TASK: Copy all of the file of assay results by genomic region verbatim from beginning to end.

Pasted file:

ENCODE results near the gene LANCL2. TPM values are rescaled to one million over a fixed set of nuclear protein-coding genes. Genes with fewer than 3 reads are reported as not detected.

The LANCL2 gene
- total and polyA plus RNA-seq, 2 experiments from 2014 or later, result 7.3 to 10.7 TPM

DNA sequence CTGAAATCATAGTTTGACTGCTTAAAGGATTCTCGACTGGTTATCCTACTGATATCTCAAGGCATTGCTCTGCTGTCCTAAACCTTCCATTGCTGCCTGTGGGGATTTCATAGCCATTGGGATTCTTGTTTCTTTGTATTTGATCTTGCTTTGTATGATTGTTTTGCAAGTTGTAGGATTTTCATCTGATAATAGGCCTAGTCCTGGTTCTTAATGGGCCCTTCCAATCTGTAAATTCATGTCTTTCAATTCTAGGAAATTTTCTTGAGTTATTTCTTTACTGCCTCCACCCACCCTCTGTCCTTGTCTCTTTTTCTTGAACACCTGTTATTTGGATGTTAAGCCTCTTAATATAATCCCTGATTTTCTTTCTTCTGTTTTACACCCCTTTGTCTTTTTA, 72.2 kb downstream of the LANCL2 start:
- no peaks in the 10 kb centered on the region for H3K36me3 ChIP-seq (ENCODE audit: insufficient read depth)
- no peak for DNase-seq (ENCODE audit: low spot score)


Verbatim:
ENCODE results near the gene LANCL2. TPM values are rescaled to one million over a fixed set of nuclear protein-coding genes. Genes with fewer than 3 reads are reported as not detected.

The LANCL2 gene
- total and polyA plus RNA-seq, 2 experiments from 2014 or later, result 7.3 to 10.7 TPM

DNA sequence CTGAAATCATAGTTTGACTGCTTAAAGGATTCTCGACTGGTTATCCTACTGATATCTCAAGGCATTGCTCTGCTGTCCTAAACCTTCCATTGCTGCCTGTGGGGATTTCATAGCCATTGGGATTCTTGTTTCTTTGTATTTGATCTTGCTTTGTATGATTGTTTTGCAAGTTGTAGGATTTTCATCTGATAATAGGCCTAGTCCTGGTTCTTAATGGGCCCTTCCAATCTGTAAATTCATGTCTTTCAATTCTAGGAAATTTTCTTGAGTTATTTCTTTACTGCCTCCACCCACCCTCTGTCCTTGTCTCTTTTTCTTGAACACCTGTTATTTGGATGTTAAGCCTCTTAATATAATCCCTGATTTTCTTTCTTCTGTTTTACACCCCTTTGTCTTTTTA, 72.2 kb downstream of the LANCL2 start:
- no peaks in the 10 kb centered on the region for H3K36me3 ChIP-seq (ENCODE audit: insufficient read depth)
- no peak for DNase-seq (ENCODE audit: low spot score)